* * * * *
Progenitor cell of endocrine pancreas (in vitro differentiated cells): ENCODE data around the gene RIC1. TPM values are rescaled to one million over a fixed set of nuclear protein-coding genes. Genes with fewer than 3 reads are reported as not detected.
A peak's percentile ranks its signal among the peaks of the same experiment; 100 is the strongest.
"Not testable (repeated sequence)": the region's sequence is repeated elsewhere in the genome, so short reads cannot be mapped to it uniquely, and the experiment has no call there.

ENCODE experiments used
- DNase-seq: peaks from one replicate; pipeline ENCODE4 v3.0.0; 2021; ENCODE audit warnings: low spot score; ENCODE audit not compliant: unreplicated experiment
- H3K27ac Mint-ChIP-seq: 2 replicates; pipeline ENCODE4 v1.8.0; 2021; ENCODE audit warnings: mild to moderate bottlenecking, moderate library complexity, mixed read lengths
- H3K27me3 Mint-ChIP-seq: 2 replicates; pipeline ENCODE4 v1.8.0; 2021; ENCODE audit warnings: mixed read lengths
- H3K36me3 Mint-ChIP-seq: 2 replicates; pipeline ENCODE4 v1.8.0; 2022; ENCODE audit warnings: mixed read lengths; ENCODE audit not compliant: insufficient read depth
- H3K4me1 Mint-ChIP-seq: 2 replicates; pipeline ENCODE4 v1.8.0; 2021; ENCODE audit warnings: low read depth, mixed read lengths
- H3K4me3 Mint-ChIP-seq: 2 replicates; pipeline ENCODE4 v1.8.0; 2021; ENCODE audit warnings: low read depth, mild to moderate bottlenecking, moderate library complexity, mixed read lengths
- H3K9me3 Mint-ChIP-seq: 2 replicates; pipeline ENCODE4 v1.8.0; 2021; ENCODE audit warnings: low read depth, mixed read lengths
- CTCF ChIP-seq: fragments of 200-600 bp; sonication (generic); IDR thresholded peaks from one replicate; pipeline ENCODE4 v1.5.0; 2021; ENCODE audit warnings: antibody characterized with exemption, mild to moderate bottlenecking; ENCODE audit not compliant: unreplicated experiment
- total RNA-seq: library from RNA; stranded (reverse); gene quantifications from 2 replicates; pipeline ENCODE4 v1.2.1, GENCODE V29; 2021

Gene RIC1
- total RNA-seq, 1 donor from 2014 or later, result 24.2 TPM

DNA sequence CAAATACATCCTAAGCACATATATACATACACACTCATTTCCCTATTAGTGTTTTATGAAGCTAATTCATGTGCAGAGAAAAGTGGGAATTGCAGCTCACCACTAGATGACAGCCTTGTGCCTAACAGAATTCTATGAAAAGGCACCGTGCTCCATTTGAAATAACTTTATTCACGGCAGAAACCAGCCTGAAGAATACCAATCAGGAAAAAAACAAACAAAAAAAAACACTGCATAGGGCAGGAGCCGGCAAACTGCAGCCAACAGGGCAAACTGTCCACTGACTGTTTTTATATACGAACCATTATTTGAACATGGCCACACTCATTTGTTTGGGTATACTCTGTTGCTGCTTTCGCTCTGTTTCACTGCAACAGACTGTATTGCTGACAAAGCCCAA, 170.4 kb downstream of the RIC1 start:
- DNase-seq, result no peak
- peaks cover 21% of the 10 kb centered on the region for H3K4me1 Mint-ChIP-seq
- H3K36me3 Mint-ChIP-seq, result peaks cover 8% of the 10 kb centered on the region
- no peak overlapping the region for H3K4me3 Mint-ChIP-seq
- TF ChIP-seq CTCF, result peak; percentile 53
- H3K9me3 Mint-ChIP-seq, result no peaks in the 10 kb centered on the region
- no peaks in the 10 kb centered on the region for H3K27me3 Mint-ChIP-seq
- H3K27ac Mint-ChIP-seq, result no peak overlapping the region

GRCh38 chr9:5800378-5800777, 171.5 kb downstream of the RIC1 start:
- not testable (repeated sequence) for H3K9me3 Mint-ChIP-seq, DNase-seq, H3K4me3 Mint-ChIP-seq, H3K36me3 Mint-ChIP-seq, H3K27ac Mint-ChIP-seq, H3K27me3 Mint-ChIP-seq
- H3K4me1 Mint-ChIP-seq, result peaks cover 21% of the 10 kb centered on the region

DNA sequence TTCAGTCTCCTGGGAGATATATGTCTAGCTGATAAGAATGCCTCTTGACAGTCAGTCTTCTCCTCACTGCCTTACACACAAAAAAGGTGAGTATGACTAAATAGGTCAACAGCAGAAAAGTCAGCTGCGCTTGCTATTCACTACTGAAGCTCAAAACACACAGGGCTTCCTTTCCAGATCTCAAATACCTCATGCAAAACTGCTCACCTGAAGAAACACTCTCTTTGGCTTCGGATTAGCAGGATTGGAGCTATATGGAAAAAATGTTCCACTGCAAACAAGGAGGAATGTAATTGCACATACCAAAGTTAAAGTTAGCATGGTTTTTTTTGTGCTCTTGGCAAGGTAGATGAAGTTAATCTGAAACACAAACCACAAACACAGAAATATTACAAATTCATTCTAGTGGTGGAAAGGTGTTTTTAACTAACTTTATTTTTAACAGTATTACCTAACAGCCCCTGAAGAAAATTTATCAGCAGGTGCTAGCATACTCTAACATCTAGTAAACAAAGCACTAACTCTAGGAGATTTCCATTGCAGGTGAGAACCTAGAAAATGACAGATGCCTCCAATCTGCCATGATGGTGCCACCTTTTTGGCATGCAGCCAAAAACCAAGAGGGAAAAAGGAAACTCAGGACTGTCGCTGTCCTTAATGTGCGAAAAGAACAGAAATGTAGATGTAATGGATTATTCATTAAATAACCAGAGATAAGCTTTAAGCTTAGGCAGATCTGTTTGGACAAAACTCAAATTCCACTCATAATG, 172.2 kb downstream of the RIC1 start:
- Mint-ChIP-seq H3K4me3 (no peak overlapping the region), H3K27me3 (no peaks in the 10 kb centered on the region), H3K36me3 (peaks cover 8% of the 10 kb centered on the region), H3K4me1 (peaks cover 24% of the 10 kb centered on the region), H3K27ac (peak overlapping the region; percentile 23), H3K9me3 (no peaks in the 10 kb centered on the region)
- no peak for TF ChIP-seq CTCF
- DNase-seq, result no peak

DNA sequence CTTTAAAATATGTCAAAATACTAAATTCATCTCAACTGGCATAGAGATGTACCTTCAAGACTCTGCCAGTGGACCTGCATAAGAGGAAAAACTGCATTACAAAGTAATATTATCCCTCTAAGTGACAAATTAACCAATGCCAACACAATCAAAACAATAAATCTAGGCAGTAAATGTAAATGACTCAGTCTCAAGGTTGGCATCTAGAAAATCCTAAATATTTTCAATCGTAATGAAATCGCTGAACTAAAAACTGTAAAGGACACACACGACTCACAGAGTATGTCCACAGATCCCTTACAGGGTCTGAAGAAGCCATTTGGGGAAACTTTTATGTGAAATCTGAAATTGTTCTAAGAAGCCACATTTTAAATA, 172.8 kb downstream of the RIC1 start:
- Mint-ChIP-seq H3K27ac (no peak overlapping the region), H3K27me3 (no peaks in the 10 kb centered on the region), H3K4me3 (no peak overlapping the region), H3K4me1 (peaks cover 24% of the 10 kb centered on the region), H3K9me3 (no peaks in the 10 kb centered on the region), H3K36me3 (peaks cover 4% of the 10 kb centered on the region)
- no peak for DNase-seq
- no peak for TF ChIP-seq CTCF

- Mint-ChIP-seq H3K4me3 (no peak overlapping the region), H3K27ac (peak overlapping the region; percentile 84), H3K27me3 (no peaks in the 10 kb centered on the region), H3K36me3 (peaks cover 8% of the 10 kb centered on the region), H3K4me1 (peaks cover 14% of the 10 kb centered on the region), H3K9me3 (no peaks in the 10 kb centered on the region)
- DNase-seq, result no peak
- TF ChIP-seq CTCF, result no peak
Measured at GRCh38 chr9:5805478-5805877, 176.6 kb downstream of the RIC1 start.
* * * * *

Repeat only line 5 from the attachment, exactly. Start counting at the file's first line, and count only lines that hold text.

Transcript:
- DNase-seq: peaks from one replicate; pipeline ENCODE4 v3.0.0; 2021; ENCODE audit warnings: low spot score; ENCODE audit not compliant: unreplicated experiment